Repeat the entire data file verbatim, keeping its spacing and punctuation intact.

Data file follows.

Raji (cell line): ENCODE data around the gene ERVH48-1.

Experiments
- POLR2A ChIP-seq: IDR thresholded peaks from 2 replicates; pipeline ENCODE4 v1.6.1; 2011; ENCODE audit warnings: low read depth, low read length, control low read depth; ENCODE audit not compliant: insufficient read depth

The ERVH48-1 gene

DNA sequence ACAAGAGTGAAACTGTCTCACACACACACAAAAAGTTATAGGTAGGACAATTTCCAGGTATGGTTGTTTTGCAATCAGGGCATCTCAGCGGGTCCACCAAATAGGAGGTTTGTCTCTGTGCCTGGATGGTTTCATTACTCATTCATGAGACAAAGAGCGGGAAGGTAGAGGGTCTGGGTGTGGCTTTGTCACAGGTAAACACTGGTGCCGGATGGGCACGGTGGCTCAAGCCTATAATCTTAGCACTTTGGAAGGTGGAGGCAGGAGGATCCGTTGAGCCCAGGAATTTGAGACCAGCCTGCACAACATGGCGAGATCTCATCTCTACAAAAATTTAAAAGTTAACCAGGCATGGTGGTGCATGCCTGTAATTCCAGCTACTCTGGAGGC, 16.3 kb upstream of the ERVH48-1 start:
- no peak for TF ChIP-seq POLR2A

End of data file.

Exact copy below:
Raji (cell line): ENCODE data around the gene ERVH48-1.

Experiments
- POLR2A ChIP-seq: IDR thresholded peaks from 2 replicates; pipeline ENCODE4 v1.6.1; 2011; ENCODE audit warnings: low read depth, low read length, control low read depth; ENCODE audit not compliant: insufficient read depth

The ERVH48-1 gene

DNA sequence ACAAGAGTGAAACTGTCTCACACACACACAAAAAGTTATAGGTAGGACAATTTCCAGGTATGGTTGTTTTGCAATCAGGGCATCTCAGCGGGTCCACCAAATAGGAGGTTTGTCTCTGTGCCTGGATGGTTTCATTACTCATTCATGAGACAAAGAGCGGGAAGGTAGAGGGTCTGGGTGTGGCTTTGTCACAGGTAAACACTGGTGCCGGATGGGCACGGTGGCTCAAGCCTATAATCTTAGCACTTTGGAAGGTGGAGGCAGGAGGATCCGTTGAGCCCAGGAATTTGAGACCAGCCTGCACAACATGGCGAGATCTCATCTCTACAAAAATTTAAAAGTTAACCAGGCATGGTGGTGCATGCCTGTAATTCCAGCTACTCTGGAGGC, 16.3 kb upstream of the ERVH48-1 start:
- no peak for TF ChIP-seq POLR2A